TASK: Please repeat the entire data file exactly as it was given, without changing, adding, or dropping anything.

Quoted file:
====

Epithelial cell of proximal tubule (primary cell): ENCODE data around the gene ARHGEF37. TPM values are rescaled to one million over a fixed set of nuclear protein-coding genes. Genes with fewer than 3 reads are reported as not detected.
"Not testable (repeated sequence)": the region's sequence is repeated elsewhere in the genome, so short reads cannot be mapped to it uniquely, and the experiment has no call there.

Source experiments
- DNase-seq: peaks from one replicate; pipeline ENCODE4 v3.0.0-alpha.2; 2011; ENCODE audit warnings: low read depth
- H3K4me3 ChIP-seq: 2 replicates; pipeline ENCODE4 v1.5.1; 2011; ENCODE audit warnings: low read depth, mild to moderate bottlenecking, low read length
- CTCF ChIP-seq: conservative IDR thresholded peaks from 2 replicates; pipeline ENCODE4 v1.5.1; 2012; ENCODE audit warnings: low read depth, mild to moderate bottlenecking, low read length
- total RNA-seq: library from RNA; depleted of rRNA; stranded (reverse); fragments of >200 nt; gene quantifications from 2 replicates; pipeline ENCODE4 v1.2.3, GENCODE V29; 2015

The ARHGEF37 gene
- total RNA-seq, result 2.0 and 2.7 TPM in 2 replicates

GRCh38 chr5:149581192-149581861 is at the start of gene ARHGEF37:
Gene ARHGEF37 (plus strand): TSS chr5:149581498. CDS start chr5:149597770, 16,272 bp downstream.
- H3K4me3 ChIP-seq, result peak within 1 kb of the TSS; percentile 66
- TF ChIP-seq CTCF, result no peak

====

Epithelial cell of proximal tubule (primary cell): ENCODE data around the gene ARHGEF37. TPM values are rescaled to one million over a fixed set of nuclear protein-coding genes. Genes with fewer than 3 reads are reported as not detected.
"Not testable (repeated sequence)": the region's sequence is repeated elsewhere in the genome, so short reads cannot be mapped to it uniquely, and the experiment has no call there.

Source experiments
- DNase-seq: peaks from one replicate; pipeline ENCODE4 v3.0.0-alpha.2; 2011; ENCODE audit warnings: low read depth
- H3K4me3 ChIP-seq: 2 replicates; pipeline ENCODE4 v1.5.1; 2011; ENCODE audit warnings: low read depth, mild to moderate bottlenecking, low read length
- CTCF ChIP-seq: conservative IDR thresholded peaks from 2 replicates; pipeline ENCODE4 v1.5.1; 2012; ENCODE audit warnings: low read depth, mild to moderate bottlenecking, low read length
- total RNA-seq: library from RNA; depleted of rRNA; stranded (reverse); fragments of >200 nt; gene quantifications from 2 replicates; pipeline ENCODE4 v1.2.3, GENCODE V29; 2015

The ARHGEF37 gene
- total RNA-seq, result 2.0 and 2.7 TPM in 2 replicates

GRCh38 chr5:149581192-149581861 is at the start of gene ARHGEF37:
Gene ARHGEF37 (plus strand): TSS chr5:149581498. CDS start chr5:149597770, 16,272 bp downstream.
- H3K4me3 ChIP-seq, result peak within 1 kb of the TSS; percentile 66
- TF ChIP-seq CTCF, result no peak